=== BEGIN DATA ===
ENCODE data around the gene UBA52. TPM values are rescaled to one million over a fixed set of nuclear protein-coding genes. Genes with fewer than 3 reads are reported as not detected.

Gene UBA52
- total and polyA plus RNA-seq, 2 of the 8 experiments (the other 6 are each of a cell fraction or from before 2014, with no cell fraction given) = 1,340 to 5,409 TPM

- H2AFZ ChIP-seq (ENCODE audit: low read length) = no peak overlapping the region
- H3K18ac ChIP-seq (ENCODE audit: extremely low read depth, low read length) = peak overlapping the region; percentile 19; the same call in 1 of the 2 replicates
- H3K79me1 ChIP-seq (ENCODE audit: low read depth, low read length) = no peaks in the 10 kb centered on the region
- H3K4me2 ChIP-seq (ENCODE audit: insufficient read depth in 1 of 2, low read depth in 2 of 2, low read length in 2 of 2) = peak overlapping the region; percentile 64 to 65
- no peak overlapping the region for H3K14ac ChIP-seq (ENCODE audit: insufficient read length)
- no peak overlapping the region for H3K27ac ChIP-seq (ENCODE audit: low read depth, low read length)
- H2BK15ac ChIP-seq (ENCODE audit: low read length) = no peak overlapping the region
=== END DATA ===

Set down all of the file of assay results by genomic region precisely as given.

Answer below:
ENCODE data around the gene UBA52. TPM values are rescaled to one million over a fixed set of nuclear protein-coding genes. Genes with fewer than 3 reads are reported as not detected.

Gene UBA52
- total and polyA plus RNA-seq, 2 of the 8 experiments (the other 6 are each of a cell fraction or from before 2014, with no cell fraction given) = 1,340 to 5,409 TPM

- H2AFZ ChIP-seq (ENCODE audit: low read length) = no peak overlapping the region
- H3K18ac ChIP-seq (ENCODE audit: extremely low read depth, low read length) = peak overlapping the region; percentile 19; the same call in 1 of the 2 replicates
- H3K79me1 ChIP-seq (ENCODE audit: low read depth, low read length) = no peaks in the 10 kb centered on the region
- H3K4me2 ChIP-seq (ENCODE audit: insufficient read depth in 1 of 2, low read depth in 2 of 2, low read length in 2 of 2) = peak overlapping the region; percentile 64 to 65
- no peak overlapping the region for H3K14ac ChIP-seq (ENCODE audit: insufficient read length)
- no peak overlapping the region for H3K27ac ChIP-seq (ENCODE audit: low read depth, low read length)
- H2BK15ac ChIP-seq (ENCODE audit: low read length) = no peak overlapping the region